That was my first experience in both civil rights and war protest actions. But not my last. One of the great lessons I learned that day was, as Floyd McKissick pointed out, "Teach civil rights in your own neighborhood, where they need it the most."

Friday, June 12, 2020

How I Will Vote

As it stands today, based on recent actions by the president - -

I have been especially critical of Democrats for several years now. I had abandoned forever the Republicans during the Reagan years. I viewed after that the Democrats as our best hope, if they got on track, to live up to Roosevelt's promise. I was especially excited when Bill Clinton became the nominee. His biography, superficially, was similar to mine. By the time he left office I knew he had been a better Republican than the Republicans. His party cheered and went with him. I had no place else to go, I thought, and so I continued voting for Democrats. For a time I was on board with both Warren and H Clinton. I was leery of Obama because he spent so much of his time with Republicans, but voted for him. From then I began to awaken to the betrayal the Democrats represent to the American people. They are today as corrupt as the Republican Party. There is one wild card that may save them for another four years. There is a complete madman in the White House. If Biden can eke out a win over him, certain elements of destruction is likely to ease. Biden will be a total disaster and I will fight him, but - I HAVE CONCLUDED THAT I MUST OVERLOOK BIDEN'S FAILING BRAIN AND HELP GET THE CRAZY MAN OUT BEFORE HE GETS ALL OF US KILLED. So you read it correctly. I will vote for Biden this election.

Right on point. Thanks to several friends, and I’ll share it too.
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Well worth the read, especially for folks in the Tulsa area. Understand that I am merely sharing. These are the thoughts of Yvonne Reeves-Chong, candidate for HD 122. Food for thought.
Trump's incendiary rally planned for Juneteenth in the city of worst race massacre in American history is designed to enrage the country. Take a look at this brilliant suggestion for a national response.
I am reposting this from Yvonne Reeves-Chong, candidate for HD 122.
OK folks, real strategy session here:
Trump has announced his first in-person rally on the site of the largest African-American massacre in history on Juneteenth. Insensitive? Antagonizing? Disrespectful?
No, strategic. Racial division is his strategy to win reelection.
He wants a really big story in which he controls the narrative. His poll numbers are dropping; he NEEDS the really big story. Trump is an idiot but don't for one second think that the people around him and behind him are idiots. They are brilliant strategists. Brilliant and evil, meaning they will do anything to win.
Here is his reelection narrative:
"Those people" want to harm good people like you. They are animals and only Trump has the will to stand up to their thuggery, looting, and chaos. He is the "Law and Order" President.
He is now going to create the picture he wants America to see on their television sets.
It will be the first in-person CoVid rally; ALL the nation's media will be there to cover it. Trump in Tulsa on Juneteenth, the media will be waiting for the really big story with bated breath. It is so provocative that it begs for protesters.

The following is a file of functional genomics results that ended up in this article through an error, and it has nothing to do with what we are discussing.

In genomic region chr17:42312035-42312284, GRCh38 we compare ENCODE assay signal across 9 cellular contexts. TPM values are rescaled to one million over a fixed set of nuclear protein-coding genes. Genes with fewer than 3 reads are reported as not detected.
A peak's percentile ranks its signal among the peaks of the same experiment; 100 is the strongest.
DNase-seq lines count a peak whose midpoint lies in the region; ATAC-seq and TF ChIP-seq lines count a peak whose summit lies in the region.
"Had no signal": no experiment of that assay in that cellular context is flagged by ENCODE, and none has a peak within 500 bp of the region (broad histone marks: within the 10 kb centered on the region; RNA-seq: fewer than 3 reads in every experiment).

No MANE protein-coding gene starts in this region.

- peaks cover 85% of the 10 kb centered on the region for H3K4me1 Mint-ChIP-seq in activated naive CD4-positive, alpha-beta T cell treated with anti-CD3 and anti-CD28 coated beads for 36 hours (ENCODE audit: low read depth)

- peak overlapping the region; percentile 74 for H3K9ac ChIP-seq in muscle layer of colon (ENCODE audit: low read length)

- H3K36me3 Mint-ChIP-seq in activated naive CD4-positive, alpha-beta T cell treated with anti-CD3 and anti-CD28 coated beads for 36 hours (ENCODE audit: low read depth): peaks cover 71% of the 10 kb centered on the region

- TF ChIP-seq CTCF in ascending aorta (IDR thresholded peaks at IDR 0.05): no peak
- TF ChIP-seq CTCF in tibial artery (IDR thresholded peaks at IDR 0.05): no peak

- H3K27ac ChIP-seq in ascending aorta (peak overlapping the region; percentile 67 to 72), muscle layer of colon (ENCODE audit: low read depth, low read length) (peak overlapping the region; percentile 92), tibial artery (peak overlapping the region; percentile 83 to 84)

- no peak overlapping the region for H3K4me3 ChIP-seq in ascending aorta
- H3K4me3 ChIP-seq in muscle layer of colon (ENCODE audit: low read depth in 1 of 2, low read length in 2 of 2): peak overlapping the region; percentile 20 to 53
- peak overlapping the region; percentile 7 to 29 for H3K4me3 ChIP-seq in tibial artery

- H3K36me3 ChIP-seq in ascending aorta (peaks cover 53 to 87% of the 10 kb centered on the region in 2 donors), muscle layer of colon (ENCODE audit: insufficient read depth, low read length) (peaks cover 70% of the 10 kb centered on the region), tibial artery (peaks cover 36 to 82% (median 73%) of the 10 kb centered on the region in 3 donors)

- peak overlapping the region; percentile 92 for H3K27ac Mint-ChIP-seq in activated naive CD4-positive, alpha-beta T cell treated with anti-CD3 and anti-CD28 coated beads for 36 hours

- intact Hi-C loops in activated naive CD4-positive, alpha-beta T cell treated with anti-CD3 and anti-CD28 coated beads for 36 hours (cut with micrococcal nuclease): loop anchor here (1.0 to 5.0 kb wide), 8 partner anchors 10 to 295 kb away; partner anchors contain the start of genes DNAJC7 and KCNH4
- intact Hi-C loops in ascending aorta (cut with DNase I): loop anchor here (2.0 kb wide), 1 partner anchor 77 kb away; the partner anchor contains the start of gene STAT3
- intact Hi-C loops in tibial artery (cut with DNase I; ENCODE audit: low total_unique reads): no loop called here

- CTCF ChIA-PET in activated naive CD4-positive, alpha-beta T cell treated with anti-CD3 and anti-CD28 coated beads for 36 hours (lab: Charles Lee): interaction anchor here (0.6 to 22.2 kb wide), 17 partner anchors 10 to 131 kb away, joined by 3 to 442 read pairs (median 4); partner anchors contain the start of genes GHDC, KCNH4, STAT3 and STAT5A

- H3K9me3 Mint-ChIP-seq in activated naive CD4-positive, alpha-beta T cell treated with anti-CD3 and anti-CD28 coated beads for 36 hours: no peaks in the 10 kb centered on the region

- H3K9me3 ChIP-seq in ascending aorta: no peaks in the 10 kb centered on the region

They are BEGGING for protesters.
If there is any protest crowd at all in Tulsa, they will plant provocateurs in the crowd to start an altercation. They will have people to begin fights between each other to seed mayhem. The provocateurs will have flashbangs or explosives to feed panic. The provocateurs will create violence and rioting and looting for the media to cover. I know, the protestors will be committed to nonviolence. That's why they will seed the crowd with Supremacists, Three Percenters, and Boogaloo types. They want blood and gore on the TV screens and they'll use whoever to get it.
Why?
Trump's team knows that nothing will galvanize his base and scare White Suburban voters like the photos of fires, bloody faces, and destruction in middle America. He can stop the slide in his numbers by showing them their worst fears.
This rally is not disrespect. This is a reelection strategy. Remember, the Electoral College can be won with only 23% of the popular vote if you can get those votes in the right states.
So, what do we do?

We stage non-violent silent sit-ins or lay-ins for 8:46 at staggered intervals around the country. EVERYWHERE BUT OKLAHOMA. Make Tulsa a non-story. Make the really big story nationwide, non-violent, racially diverse protests everywhere except where Trump is. Trump rallies are what they are. If the story is everywhere else, the media will cover Trump for the opening five minutes and cut away to something interesting.

Monday, June 8, 2020

Is Reform Possible


Cops don’t need more education to be less racist. Stop perpetuating that classist bullshit. Those who create racist laws, and enforce racist sentences are educated lawyers, judges, and elected officials. Doctors, nurses and teachers practice racism on a daily.
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6:38 AM · Jun 8, 2020Twitter for iPhone
Replying to
To ignore how deeply rooted white supremacy is in America, is on you. In every corner of this country, it prevails. There’s critical race theory on this, books you could read, or just look around and pay attention to life.
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Sure, give cops more education, but it won’t stop them from doing what they do. The whole system is rotten. You won’t talented tenth your way outta this.
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Some of the most racist and vile people I’ve encountered were those with multiple degrees and PhD’s. Then there’s also critical race theory on medicine and it’s hella prevalent in education. So, no, more education won’t fix this. Policing in America can’t be reformed.